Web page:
Early March 2014, the EU froze Pshonka's accounts.[37]

Controversies[edit]

Murder of Ihor Aleksandrov[edit]

Ihor Oleksandrovych Aleksandrov who was an investigative reporter and presenter for the independent television station TOR TV (Ukrainian: «ТОР») in Sloviansk[b] was murdered in 2001 while producing a program for the series "Bez Retushi" (Without Touching Up) (Ukrainian: Без ретуші) which was exposing links between politicians, law enforcement, and organized crime in Kramatorsk;[38][39][40][41][42] Pshonka was one of two men Aleksandrov had identified as godfathering the Kramatorsk underworld.[41][42] Pshonka then oversaw the investigation of the murder.[39][42] A homeless man was later charged but acquitted in the case, dying of 'mysterious circumstances' soon after; the same fate that befell the two witnesses and investigating police officer.[42]

Missing GPU files[edit]

In early April 2015, Ukraine Prosecutor General Viktor Shokin stated that the General Prosecutor Ukraine (GPU) files disappeared about criminal orders from former General Prosecutor Pshonka along with Pshonka's secret casework and secret materials: Viktor Shokin: I will tell you more: not only criminal cases, but secret materials are missing - secret casework. Including, as far as Victor Pshonka's orders were concerned." (Ukrainian: Віктор Шокін: "Я вам больше скажу: пропали не только уголовные дела, но секретные материалы – секретное делопроизводство. В том числе, то, что касалось распоряжений Виктора Пшонки.").[43][44][45] During the search for the missing files, the Head of the Special Investigations Division of the General Investigation Department of the GPU, Serhiy Viktorovych Horbatyuk (Ukrainian: Сергій Вікторович Горбатюк), believed that Pshonka had ordered those files and many others to be transferred to Crimea.[46] On 10 April 2015, Mustafa Nayyem stated that he was with members of the Right Sector when they entered Pshonka's mansion and that the Right Sector recovered numerous GPU files from Pshonka's mansion including some items from under the tiles in the Pshonka mansion's sauna.[24][47] On 15 April 2015, Nayyem recovered missing GPU files about Yulia Tymoshenko in Pechersk's regional department of the Ministry of Internal Affairs, Kyiv.[48] The Tymoshenko files were sent to Pechersk after the Right Sector (Ukrainian: Правого сектора) left the Dnipro Hotel.[48]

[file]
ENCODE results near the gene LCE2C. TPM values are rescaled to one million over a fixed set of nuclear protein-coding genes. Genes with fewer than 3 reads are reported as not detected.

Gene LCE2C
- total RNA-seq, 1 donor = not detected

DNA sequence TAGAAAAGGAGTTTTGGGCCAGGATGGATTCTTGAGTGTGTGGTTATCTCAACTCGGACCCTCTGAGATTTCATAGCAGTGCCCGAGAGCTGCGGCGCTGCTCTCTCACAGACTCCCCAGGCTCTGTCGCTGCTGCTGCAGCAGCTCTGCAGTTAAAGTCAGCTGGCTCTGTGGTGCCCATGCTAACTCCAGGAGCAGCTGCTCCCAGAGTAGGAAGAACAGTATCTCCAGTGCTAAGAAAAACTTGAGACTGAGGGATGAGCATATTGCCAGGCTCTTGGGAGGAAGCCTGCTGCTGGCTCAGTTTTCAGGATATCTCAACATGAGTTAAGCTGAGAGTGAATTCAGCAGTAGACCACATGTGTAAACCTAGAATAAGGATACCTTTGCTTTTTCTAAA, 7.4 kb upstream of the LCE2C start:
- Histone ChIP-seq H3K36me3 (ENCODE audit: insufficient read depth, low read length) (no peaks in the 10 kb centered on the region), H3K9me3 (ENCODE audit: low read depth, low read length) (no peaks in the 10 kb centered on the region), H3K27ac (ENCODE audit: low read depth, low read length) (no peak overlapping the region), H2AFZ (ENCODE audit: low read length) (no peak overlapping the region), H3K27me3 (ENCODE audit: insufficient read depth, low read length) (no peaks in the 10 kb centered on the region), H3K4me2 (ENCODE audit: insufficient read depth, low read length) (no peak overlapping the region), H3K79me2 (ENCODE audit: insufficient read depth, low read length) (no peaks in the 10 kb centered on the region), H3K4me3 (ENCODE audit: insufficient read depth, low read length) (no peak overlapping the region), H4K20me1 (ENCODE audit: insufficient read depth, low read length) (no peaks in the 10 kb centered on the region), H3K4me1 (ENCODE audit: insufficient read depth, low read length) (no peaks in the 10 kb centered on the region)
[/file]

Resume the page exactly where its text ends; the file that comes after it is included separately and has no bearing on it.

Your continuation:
Membership[edit]

  • Member of the International Association of Prosecutors
  • Member of the Board of the Prosecutor General’s Office of Ukraine
  • Member of the High Council of Justice of Ukraine
  • Member of the Working Group on Reforming of Prosecution and Advocacy established by the President of Ukraine (since 22 November 2011)[5]
  • Member of the Committee on Reform of Law Enforcement Bodies (by consent) under the President of Ukraine (6 April 2012)[5]
  • Member of the Working Group on Reforming of Legislation on Administrative Offenses and Introducing of Concept of Misdemeanors, set up by the President of Ukraine (since 30 May 2012)[5]

Family and personal life[edit]

Pshonka's son Artyom Pshonka was a constituency candidate in Zaporizhia for Party of Regions during the 2012 Ukrainian parliamentary election.[49] He was elected into parliament.[50][51]